What the ACCC does

  • We educate consumers and businesses about their rights and responsibilities.
  • We accept reports where people consider a business is doing something they shouldn’t. We use those reports to inform our education, compliance and enforcement work.

What the ACCC can't do

  • We don’t administer the specific real estate laws. These laws cover agent licensing, agent conduct, property sales and rentals. Real estate laws are state and territory-based. They come under the authority of state and territory-based agencies.
  • We don't resolve individual disputes about misleading real estate claims.

On this page

False or misleading claims about properties

Real estate agents should be honest in their dealings. It is illegal for real estate agents to mislead consumers, regardless of whether this is deliberate or not.

Real estate agents must give consumers truthful and complete information relevant to a property, including its features, location, zoning, history, the characteristics or use that can be made of the land, and the property’s price.

When advertising a property’s price, real estate agents must:

  • advertise a selling price based on either a reasonable market appraisal or what the seller will accept
  • not advertise well below the selling price to attract interest
  • not advertise below a price the seller has already rejected (unless the seller is now willing to accept a lower price).

Encouraging higher offers or bids

Real estate agents must not mislead consumers to encourage higher offers. For example, they must not:

  • advertise a property as ‘passed in’ at a price higher than what was bid at auction
  • falsely claim that the vendor has already rejected offers above what the buyer is willing to pay
  • pretend to be a genuine buyer and make dummy bids at auction.

Vendor bidding, where someone bids on behalf of the vendor until the property reaches the reserve price, is allowed. However, the auctioneer must announce that the bidder is representing the vendor at the start of the auction and each time they bid. Vendor bids must stop when the reserve price is reached.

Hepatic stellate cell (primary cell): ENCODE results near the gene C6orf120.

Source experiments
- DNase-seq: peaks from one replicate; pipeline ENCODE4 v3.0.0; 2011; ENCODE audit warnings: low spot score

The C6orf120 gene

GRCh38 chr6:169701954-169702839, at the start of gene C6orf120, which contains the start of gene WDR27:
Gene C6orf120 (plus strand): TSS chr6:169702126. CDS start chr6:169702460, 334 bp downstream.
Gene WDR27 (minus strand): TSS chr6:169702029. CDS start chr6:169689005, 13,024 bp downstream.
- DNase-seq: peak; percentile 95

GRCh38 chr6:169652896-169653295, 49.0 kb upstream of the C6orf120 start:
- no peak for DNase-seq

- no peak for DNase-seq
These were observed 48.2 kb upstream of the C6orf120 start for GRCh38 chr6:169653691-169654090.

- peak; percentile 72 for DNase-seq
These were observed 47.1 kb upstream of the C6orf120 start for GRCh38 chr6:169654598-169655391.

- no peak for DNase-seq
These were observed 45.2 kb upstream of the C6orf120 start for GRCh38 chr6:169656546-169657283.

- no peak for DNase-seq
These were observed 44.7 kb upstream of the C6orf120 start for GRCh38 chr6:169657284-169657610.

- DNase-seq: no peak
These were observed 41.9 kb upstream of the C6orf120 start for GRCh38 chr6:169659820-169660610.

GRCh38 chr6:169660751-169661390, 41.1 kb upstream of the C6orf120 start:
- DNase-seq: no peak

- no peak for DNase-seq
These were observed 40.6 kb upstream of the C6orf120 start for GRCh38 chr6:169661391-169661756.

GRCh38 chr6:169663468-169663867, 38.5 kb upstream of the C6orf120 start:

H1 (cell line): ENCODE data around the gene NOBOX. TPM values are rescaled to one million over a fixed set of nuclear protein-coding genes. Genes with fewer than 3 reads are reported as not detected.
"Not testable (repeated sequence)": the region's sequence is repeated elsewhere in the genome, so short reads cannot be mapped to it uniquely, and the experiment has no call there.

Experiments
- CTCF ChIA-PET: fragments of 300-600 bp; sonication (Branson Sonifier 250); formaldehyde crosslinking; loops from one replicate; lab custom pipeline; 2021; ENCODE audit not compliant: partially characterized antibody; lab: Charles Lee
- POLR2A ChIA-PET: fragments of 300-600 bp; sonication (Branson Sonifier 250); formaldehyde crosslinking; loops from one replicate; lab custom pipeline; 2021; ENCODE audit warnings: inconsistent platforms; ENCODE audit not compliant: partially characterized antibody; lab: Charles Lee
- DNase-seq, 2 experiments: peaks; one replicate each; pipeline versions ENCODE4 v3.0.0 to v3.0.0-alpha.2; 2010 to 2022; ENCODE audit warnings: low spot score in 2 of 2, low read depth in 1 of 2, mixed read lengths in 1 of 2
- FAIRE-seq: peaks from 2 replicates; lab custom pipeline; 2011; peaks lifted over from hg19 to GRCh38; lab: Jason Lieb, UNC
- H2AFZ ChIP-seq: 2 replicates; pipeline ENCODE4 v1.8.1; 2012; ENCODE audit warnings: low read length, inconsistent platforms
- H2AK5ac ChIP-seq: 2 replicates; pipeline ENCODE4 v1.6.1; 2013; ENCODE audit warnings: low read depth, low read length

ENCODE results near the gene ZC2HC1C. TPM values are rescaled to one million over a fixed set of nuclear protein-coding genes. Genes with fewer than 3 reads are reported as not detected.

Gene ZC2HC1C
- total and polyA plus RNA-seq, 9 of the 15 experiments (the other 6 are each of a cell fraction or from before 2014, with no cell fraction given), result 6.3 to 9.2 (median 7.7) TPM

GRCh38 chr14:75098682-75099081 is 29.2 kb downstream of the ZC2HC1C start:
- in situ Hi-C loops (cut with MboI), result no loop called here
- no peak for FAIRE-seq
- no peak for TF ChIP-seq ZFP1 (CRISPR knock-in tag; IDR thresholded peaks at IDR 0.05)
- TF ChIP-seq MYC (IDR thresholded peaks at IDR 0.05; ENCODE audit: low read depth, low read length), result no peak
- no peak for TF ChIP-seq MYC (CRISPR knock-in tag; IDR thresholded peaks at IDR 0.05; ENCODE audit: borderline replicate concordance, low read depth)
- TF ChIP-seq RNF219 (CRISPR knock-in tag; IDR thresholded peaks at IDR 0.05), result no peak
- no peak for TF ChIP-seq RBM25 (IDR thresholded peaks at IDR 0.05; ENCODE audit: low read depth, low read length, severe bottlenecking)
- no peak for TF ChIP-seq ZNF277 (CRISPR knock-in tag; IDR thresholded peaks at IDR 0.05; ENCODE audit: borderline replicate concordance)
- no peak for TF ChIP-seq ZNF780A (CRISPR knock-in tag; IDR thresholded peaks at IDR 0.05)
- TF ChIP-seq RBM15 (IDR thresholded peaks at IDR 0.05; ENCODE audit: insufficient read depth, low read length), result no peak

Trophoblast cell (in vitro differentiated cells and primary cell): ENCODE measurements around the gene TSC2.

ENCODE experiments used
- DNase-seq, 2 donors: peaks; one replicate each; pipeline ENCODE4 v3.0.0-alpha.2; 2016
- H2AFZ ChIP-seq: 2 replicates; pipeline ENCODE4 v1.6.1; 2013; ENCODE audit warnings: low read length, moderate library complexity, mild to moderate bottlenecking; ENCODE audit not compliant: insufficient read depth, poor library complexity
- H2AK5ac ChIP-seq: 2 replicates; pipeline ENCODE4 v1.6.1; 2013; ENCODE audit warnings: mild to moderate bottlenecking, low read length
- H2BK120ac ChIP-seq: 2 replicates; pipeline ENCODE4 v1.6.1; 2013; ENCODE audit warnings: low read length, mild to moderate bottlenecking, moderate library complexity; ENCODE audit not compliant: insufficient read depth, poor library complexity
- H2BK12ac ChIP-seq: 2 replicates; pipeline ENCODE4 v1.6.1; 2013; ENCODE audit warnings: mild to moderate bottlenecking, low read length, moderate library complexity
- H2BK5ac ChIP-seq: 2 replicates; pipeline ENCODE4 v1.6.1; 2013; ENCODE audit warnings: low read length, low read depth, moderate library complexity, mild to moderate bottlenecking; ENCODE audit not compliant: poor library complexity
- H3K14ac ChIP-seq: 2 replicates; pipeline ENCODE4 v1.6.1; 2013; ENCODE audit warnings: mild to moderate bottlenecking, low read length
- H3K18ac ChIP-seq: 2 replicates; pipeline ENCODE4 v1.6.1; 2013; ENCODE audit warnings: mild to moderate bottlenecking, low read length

Other real estate and property issues

Generally, real estate laws are state and territory-based and come under the authority of state and territory-based regulators and consumer protection agencies.

The real estate issues that state and territory real estate laws cover include:

  • requirements for buying and selling property, and for property management
  • building and renovation
  • renting and residential tenancies, including tenants’ and landlords’ rights and requirements
  • owners corporations, and other strata management
  • the licensing of property professionals, such as real estate agents and their rules of conduct

Consumers should contact their local consumer protection agency for more information about the laws that apply to their situation.

Next steps if you think a real estate agent has made a false or misleading claim

If you believe you’ve been misled by a real estate agent, the first step is to contact the agency to explain the problem. If the agency doesn’t resolve the problem, there are more steps you can take.

You can make a complaint about a real estate agent to your local consumer protection agency if you think they’ve done the wrong thing or breached their license obligations.

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